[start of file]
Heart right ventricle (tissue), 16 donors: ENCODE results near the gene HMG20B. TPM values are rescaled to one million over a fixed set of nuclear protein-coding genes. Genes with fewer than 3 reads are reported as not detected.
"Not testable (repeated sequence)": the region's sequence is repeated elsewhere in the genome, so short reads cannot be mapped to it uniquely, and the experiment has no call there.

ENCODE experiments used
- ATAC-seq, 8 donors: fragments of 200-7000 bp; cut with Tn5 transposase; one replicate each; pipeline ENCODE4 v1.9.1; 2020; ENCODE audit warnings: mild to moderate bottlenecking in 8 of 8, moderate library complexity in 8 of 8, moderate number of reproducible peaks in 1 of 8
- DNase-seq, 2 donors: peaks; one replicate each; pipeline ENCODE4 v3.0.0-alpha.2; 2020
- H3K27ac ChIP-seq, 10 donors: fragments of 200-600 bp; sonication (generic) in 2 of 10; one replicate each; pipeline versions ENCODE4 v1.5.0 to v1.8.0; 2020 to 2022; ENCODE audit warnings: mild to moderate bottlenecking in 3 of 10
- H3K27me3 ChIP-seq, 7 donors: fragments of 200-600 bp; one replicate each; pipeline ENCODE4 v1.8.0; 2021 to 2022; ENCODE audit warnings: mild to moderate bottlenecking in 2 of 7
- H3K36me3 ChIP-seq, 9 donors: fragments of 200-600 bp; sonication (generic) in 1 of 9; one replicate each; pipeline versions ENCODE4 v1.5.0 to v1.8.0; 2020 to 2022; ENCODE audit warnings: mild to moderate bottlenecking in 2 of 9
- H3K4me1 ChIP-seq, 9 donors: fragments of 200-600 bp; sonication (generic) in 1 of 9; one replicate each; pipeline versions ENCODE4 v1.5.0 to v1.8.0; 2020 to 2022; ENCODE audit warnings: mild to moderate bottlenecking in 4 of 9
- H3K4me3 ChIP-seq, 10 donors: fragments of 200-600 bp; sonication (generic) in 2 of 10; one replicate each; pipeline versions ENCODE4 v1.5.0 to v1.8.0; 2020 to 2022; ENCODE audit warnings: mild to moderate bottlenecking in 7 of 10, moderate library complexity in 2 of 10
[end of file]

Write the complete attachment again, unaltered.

Heart right ventricle (tissue), 16 donors: ENCODE results near the gene HMG20B. TPM values are rescaled to one million over a fixed set of nuclear protein-coding genes. Genes with fewer than 3 reads are reported as not detected.
"Not testable (repeated sequence)": the region's sequence is repeated elsewhere in the genome, so short reads cannot be mapped to it uniquely, and the experiment has no call there.

ENCODE experiments used
- ATAC-seq, 8 donors: fragments of 200-7000 bp; cut with Tn5 transposase; one replicate each; pipeline ENCODE4 v1.9.1; 2020; ENCODE audit warnings: mild to moderate bottlenecking in 8 of 8, moderate library complexity in 8 of 8, moderate number of reproducible peaks in 1 of 8
- DNase-seq, 2 donors: peaks; one replicate each; pipeline ENCODE4 v3.0.0-alpha.2; 2020
- H3K27ac ChIP-seq, 10 donors: fragments of 200-600 bp; sonication (generic) in 2 of 10; one replicate each; pipeline versions ENCODE4 v1.5.0 to v1.8.0; 2020 to 2022; ENCODE audit warnings: mild to moderate bottlenecking in 3 of 10
- H3K27me3 ChIP-seq, 7 donors: fragments of 200-600 bp; one replicate each; pipeline ENCODE4 v1.8.0; 2021 to 2022; ENCODE audit warnings: mild to moderate bottlenecking in 2 of 7
- H3K36me3 ChIP-seq, 9 donors: fragments of 200-600 bp; sonication (generic) in 1 of 9; one replicate each; pipeline versions ENCODE4 v1.5.0 to v1.8.0; 2020 to 2022; ENCODE audit warnings: mild to moderate bottlenecking in 2 of 9
- H3K4me1 ChIP-seq, 9 donors: fragments of 200-600 bp; sonication (generic) in 1 of 9; one replicate each; pipeline versions ENCODE4 v1.5.0 to v1.8.0; 2020 to 2022; ENCODE audit warnings: mild to moderate bottlenecking in 4 of 9
- H3K4me3 ChIP-seq, 10 donors: fragments of 200-600 bp; sonication (generic) in 2 of 10; one replicate each; pipeline versions ENCODE4 v1.5.0 to v1.8.0; 2020 to 2022; ENCODE audit warnings: mild to moderate bottlenecking in 7 of 10, moderate library complexity in 2 of 10